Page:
Not too long ago, Doug Muir wrote about why Nagorno-Karabakh may be coming soon to a front page near you. Back in the mid-1990s, I wrote something much longer on the conflict there. (PDF, ca. 500K) Money quote:
Two of the least useful questions for consideration of the conflict in Nagorno-Karabakh are â€œWhoâ€™s right?â€ and â€œWhen did it start?â€ Both parties have legitimate claims, and both have legitimate grievances.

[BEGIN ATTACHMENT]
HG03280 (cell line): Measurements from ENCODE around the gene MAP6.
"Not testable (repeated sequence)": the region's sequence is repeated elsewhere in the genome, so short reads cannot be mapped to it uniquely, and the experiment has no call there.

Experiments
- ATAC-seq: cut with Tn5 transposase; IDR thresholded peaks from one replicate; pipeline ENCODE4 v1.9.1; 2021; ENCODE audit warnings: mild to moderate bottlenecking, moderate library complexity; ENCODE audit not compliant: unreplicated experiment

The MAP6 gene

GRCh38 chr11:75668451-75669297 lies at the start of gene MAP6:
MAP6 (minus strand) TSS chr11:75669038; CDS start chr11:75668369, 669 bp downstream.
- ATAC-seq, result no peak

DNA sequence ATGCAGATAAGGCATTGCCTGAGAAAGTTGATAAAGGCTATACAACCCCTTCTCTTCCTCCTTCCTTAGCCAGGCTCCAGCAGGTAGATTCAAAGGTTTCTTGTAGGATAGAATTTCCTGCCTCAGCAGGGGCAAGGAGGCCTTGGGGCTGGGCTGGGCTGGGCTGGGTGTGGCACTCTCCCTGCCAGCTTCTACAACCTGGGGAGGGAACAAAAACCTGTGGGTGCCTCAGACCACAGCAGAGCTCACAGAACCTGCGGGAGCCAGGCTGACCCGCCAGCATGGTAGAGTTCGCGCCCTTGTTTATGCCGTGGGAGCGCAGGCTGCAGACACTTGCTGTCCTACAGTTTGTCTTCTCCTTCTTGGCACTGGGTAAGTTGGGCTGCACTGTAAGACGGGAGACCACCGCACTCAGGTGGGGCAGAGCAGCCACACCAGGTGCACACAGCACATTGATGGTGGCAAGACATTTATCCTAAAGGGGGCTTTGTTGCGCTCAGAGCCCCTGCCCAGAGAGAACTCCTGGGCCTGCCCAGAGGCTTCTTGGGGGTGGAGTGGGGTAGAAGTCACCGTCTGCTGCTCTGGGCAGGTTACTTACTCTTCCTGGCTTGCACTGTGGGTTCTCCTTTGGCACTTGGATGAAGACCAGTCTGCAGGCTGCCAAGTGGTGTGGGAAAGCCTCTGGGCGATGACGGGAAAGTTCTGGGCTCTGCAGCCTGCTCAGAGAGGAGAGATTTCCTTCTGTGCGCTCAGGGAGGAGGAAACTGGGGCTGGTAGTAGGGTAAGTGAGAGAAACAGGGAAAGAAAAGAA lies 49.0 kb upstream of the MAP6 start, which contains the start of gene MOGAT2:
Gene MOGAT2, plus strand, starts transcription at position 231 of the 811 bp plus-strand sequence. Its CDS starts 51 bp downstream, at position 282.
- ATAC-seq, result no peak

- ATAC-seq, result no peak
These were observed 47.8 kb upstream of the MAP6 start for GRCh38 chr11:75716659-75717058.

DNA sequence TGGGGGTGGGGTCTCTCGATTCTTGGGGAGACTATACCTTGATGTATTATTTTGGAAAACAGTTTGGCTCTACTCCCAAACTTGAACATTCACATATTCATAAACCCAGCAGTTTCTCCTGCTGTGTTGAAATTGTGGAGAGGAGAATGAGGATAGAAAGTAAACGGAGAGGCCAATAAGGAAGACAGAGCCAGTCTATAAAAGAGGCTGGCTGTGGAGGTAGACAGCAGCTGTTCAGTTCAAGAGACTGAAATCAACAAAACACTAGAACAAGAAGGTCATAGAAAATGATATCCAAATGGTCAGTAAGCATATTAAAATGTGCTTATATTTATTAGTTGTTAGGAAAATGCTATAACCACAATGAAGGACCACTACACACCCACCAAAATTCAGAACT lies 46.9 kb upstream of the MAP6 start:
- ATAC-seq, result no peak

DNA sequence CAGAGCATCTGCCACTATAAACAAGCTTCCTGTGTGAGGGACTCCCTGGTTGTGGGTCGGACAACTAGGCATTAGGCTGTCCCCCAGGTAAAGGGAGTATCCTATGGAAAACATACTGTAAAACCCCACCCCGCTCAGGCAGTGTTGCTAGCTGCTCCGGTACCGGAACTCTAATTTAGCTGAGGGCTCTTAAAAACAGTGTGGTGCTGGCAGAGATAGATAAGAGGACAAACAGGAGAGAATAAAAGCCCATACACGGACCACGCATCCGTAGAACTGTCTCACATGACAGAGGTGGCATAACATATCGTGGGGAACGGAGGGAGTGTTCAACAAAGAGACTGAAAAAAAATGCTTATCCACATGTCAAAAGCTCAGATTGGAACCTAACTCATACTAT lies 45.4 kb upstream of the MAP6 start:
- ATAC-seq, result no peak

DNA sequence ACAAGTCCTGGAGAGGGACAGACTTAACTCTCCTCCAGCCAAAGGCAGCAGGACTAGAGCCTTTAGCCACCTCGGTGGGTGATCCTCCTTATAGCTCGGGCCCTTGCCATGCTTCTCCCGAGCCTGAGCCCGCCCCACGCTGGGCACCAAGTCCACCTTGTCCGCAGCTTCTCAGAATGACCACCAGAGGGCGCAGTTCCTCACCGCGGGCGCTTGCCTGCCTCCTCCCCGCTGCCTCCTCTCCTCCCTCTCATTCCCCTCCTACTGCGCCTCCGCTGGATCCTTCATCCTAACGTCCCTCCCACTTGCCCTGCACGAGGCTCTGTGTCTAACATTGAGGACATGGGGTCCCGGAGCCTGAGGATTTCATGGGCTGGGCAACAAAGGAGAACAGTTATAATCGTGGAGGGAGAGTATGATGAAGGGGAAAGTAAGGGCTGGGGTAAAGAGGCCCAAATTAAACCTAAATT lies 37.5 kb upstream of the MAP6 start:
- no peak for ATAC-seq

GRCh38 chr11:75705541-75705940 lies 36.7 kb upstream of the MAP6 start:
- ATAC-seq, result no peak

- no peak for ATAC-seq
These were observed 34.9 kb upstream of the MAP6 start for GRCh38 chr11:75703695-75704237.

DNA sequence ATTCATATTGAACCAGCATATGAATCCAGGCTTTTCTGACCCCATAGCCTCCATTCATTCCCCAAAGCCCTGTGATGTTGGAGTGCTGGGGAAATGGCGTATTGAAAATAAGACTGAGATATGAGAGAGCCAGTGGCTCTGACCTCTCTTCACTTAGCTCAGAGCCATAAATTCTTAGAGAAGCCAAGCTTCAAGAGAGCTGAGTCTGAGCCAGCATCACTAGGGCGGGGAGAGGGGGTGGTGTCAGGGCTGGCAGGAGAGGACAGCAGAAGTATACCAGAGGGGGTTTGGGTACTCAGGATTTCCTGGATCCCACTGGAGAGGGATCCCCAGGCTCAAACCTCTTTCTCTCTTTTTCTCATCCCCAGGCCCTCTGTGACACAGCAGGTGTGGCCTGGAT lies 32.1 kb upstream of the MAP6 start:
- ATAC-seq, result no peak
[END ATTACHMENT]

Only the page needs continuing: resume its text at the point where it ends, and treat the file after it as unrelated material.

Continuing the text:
The 1994 cease-fire, which was relatively new when I wrote the piece, has held up ever since, at least at the macro scale. That’s the good news. The bad news is that the Minsk Group, which was also relatively new when I wrote the piece, hasn’t solved the conflict. There’s a reason the piece is titled “Intractable Problems.” Actually, there are several. (The analysis is also a bit OSCE-centric. The organization is obviously not the only lens one could choose to look at Karabakh, but I chose it because it was useful for getting at overall questions of European order and transition.) The potentially worse news is what Doug wrote about: Azerbaijan has heaps of oil money and is putting significant chunks of it into rearmament. That may or may not tip the strategic balance, but it certainly raises the chances of renewed conflict. The sequel to the piece linked here was always going to be titled “Just Add Oil and Money.” Maybe it’s time to dust off the sources.